Stochastic gene expression and phenotypic variability in yeast adaptation
French National Research Agency (ANR)  
Funder: French National Research Agency (ANR)Project code: ANR-12-JSV6-0006
Funder Contribution: 119,995 EUR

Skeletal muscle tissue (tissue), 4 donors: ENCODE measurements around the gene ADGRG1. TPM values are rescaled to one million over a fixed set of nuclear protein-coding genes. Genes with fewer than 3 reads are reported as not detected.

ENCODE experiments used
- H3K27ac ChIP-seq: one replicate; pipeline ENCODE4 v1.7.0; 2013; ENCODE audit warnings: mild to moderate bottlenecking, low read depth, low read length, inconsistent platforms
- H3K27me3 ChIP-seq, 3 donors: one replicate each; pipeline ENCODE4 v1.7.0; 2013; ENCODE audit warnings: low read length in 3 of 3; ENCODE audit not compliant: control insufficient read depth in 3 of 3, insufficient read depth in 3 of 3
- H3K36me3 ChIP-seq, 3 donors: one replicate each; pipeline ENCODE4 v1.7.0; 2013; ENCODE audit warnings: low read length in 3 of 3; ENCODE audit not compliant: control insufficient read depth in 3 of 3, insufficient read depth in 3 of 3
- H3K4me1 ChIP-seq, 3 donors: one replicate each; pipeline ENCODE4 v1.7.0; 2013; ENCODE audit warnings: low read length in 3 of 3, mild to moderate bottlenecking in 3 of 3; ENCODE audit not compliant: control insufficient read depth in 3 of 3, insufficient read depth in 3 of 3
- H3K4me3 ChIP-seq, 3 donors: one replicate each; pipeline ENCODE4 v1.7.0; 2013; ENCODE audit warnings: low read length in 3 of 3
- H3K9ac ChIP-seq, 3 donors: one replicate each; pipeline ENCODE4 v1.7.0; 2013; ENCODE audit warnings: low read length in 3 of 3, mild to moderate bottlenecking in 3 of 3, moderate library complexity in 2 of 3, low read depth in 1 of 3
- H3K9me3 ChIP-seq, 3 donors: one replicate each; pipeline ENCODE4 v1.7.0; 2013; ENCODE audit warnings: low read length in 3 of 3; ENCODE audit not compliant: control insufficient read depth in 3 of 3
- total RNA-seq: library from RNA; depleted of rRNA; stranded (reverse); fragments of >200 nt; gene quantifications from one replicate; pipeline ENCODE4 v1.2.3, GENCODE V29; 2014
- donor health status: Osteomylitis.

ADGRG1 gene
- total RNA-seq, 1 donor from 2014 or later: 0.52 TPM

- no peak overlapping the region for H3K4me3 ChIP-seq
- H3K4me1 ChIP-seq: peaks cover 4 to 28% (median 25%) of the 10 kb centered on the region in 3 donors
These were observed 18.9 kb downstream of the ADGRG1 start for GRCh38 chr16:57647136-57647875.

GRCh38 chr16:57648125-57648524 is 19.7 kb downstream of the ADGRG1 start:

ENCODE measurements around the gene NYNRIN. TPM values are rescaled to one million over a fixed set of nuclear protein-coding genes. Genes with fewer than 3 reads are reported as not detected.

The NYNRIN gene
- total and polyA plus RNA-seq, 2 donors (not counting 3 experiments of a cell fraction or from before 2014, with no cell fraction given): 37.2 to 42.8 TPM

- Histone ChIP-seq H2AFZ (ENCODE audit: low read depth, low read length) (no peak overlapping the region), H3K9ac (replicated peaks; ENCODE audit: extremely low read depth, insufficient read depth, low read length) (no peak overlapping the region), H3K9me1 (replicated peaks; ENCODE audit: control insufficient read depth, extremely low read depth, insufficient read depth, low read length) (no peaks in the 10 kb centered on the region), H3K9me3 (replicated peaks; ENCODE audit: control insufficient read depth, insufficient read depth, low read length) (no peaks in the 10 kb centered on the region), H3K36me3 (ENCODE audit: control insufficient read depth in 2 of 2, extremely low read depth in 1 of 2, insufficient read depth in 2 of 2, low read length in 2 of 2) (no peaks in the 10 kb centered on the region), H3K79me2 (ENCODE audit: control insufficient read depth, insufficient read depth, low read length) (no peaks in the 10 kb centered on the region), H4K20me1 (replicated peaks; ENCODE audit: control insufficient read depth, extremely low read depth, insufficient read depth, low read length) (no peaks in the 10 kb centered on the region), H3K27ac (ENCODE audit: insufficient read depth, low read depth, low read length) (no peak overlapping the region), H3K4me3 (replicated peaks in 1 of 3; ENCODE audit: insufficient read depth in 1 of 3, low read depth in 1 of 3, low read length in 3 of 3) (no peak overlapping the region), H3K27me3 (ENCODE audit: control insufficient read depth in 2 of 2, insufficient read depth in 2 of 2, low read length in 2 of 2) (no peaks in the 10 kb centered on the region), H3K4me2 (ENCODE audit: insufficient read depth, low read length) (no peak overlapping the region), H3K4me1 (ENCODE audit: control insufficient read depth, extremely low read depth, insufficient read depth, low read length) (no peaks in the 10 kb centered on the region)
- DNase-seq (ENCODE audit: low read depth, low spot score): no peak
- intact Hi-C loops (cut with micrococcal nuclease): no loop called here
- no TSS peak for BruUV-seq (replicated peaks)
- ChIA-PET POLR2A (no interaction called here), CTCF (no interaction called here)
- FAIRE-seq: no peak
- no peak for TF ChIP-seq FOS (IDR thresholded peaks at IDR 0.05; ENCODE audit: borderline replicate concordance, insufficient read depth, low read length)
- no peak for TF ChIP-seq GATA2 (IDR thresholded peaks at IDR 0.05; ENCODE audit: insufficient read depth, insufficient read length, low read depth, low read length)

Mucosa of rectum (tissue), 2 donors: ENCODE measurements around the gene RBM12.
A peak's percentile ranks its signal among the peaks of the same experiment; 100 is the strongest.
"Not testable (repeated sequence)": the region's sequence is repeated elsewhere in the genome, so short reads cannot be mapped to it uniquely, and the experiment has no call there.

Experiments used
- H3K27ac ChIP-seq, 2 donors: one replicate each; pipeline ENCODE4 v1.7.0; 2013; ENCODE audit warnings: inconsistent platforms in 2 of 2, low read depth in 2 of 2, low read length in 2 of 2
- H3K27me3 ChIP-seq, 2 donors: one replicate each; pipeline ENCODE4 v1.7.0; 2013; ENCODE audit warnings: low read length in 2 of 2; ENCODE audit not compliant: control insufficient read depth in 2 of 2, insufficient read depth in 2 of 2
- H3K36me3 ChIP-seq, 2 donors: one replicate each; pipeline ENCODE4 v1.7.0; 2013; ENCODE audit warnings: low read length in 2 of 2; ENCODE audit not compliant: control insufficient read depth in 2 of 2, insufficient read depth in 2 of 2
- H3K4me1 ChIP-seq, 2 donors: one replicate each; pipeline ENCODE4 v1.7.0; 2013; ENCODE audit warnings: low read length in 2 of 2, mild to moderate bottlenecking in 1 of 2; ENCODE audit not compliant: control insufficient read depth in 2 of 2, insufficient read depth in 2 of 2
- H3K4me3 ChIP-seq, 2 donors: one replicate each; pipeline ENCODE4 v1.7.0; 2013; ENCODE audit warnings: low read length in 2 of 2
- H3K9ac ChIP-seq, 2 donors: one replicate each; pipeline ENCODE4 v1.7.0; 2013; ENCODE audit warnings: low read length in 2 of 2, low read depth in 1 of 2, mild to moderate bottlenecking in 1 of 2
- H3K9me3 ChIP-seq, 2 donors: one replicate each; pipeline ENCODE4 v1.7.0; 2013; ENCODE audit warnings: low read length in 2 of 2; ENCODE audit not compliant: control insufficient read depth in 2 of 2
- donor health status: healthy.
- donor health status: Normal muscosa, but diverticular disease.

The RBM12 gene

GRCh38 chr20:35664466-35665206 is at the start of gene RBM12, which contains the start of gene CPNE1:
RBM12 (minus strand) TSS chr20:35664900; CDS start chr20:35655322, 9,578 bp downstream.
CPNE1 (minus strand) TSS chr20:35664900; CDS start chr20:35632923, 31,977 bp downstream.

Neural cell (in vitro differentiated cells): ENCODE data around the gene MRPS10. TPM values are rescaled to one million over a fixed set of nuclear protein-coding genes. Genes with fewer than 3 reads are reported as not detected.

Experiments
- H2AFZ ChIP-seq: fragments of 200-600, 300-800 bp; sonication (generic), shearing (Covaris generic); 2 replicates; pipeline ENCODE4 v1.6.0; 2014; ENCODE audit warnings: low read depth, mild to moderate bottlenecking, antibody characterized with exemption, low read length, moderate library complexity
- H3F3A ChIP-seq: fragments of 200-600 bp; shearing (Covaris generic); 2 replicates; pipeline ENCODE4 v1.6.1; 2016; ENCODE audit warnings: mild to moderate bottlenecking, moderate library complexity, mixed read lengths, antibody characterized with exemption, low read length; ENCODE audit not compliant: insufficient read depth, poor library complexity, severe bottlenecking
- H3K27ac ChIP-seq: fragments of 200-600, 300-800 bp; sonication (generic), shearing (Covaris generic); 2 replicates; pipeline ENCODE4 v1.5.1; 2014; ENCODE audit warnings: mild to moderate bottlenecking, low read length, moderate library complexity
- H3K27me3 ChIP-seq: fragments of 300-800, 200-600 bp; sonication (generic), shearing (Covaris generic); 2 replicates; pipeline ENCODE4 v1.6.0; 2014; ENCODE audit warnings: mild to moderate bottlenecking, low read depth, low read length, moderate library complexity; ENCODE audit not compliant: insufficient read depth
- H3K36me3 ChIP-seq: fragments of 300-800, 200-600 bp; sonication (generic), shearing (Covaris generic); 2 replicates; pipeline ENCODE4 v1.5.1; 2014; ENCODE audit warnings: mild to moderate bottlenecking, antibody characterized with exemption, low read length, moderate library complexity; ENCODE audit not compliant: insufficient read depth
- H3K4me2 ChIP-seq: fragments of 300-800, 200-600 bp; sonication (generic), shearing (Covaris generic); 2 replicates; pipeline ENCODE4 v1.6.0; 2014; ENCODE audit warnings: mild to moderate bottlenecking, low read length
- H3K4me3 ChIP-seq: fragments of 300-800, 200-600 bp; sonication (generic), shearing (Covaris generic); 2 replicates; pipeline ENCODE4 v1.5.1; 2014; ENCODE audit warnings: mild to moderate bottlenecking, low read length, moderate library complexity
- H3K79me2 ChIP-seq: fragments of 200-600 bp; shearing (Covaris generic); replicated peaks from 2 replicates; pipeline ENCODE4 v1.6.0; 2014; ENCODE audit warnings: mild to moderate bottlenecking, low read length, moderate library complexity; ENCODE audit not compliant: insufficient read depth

This project aims at studying the role of gene expression variability (due to the stochastic fluctuations at the molecular level) in stress response and genetic instability. The impact of this variability on population dynamics is now well-studied, and increase of stochasticity (or noise) in gene expression is considered as a relevant evolutionary strategy in fluctuating environments. Here we want to determine if such an increase for some genes has been a way for technological yeast strains to adapt to the stressful fluctuating conditions they have to deal with. Indeed these strains are well-adapted to many environmental stress compared to laboratory strains. In the first part of this project, we will focus on the recently sequenced oenological strain of Saccharomyces cerevisiae EC1118 (NOVO et al. 2009) to detect promoters that are noisier in this strain compared to the standard non-adapted laboratory strain S288c. If such differences of noise are detected, we will study their impact on stress response and adaptation in stressful environments, especially in terms of fitness. This original stragety should enable the identification of new determinants of stress resistance and tolerance. At the moment no study has linked noise in gene expression to genetic variability. But, like any other phenotype, maintenance of genome integrity is under the influence of genes expressed with stochastic fluctuations. The rate of genetic-variant generation (RGVG) could be variable as a consequence of stochastic fluctuations in the expression of DNA repair and maintenance genes from cell-to-cell. High noise in the expression of genes involved in Double-Strand Break repair or DNA replication for instance, could confer a broad range RGVG from cell-to-cell in the population, and favour the emergence of sub-populations with higher genetic variability in times of stress, thanks to a second-order selection process (indirect selection of mutator strains along with favourable mutations they generate which counterbalance possible deleterious mutations) (CAPP, 2010). The aim of this project is to determine if industrial strains have evolved towards such a high noise in the expression of genes involved in DNA repair and maintenance. If this is the case, we will study the impact of different noise levels in the xepression of these genes on genetic variability under selective conditions. _x000D_ Capp, J. P. (2010). Noise-driven heterogeneity in the rate of genetic-variant generation as a basis for evolvability. Genetics 185, 395-404 _x000D_ Novo, M., et al. (2009). Eukaryote-to-eukaryote gene transfer events revealed by the genome sequence of the wine yeast Saccharomyces cerevisiae EC1118. Proc Natl Acad Sci U S A 106, 16333-16338.
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